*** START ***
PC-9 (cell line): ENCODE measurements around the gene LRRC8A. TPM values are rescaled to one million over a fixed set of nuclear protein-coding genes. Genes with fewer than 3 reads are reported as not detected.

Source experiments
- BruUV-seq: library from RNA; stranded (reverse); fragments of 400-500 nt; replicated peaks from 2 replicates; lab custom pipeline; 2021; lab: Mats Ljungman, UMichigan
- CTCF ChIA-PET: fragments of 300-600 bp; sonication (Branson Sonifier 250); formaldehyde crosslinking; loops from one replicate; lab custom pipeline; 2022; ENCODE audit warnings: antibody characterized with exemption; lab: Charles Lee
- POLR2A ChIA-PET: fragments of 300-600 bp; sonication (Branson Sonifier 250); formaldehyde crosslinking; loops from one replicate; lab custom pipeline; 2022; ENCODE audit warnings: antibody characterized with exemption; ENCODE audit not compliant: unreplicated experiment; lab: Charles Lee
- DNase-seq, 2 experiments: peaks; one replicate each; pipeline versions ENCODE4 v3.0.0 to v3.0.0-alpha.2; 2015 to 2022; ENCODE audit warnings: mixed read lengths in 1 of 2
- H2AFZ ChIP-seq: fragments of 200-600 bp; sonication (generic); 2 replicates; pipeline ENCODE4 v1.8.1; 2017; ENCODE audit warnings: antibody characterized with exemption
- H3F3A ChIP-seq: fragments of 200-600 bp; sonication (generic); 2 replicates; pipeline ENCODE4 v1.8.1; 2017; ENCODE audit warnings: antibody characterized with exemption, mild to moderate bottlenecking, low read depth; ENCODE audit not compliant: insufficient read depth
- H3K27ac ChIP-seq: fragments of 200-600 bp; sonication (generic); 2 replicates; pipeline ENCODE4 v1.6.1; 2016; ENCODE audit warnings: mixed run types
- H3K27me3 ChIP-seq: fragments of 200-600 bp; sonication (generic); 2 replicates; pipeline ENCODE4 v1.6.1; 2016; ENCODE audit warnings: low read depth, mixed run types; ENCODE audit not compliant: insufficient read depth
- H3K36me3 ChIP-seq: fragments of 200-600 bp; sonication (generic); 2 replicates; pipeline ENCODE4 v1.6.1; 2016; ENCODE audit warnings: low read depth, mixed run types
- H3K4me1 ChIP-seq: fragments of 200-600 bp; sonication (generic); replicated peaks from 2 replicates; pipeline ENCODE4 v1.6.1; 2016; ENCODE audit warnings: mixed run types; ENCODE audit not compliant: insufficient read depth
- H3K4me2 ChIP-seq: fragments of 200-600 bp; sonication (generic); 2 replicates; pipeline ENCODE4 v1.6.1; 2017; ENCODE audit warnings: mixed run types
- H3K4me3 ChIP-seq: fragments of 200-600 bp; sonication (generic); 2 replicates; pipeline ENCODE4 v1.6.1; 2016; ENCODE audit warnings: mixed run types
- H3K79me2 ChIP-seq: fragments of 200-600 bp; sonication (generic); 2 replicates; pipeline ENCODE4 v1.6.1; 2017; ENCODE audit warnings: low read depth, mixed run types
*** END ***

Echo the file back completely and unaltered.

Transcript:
PC-9 (cell line): ENCODE measurements around the gene LRRC8A. TPM values are rescaled to one million over a fixed set of nuclear protein-coding genes. Genes with fewer than 3 reads are reported as not detected.

Source experiments
- BruUV-seq: library from RNA; stranded (reverse); fragments of 400-500 nt; replicated peaks from 2 replicates; lab custom pipeline; 2021; lab: Mats Ljungman, UMichigan
- CTCF ChIA-PET: fragments of 300-600 bp; sonication (Branson Sonifier 250); formaldehyde crosslinking; loops from one replicate; lab custom pipeline; 2022; ENCODE audit warnings: antibody characterized with exemption; lab: Charles Lee
- POLR2A ChIA-PET: fragments of 300-600 bp; sonication (Branson Sonifier 250); formaldehyde crosslinking; loops from one replicate; lab custom pipeline; 2022; ENCODE audit warnings: antibody characterized with exemption; ENCODE audit not compliant: unreplicated experiment; lab: Charles Lee
- DNase-seq, 2 experiments: peaks; one replicate each; pipeline versions ENCODE4 v3.0.0 to v3.0.0-alpha.2; 2015 to 2022; ENCODE audit warnings: mixed read lengths in 1 of 2
- H2AFZ ChIP-seq: fragments of 200-600 bp; sonication (generic); 2 replicates; pipeline ENCODE4 v1.8.1; 2017; ENCODE audit warnings: antibody characterized with exemption
- H3F3A ChIP-seq: fragments of 200-600 bp; sonication (generic); 2 replicates; pipeline ENCODE4 v1.8.1; 2017; ENCODE audit warnings: antibody characterized with exemption, mild to moderate bottlenecking, low read depth; ENCODE audit not compliant: insufficient read depth
- H3K27ac ChIP-seq: fragments of 200-600 bp; sonication (generic); 2 replicates; pipeline ENCODE4 v1.6.1; 2016; ENCODE audit warnings: mixed run types
- H3K27me3 ChIP-seq: fragments of 200-600 bp; sonication (generic); 2 replicates; pipeline ENCODE4 v1.6.1; 2016; ENCODE audit warnings: low read depth, mixed run types; ENCODE audit not compliant: insufficient read depth
- H3K36me3 ChIP-seq: fragments of 200-600 bp; sonication (generic); 2 replicates; pipeline ENCODE4 v1.6.1; 2016; ENCODE audit warnings: low read depth, mixed run types
- H3K4me1 ChIP-seq: fragments of 200-600 bp; sonication (generic); replicated peaks from 2 replicates; pipeline ENCODE4 v1.6.1; 2016; ENCODE audit warnings: mixed run types; ENCODE audit not compliant: insufficient read depth
- H3K4me2 ChIP-seq: fragments of 200-600 bp; sonication (generic); 2 replicates; pipeline ENCODE4 v1.6.1; 2017; ENCODE audit warnings: mixed run types
- H3K4me3 ChIP-seq: fragments of 200-600 bp; sonication (generic); 2 replicates; pipeline ENCODE4 v1.6.1; 2016; ENCODE audit warnings: mixed run types
- H3K79me2 ChIP-seq: fragments of 200-600 bp; sonication (generic); 2 replicates; pipeline ENCODE4 v1.6.1; 2017; ENCODE audit warnings: low read depth, mixed run types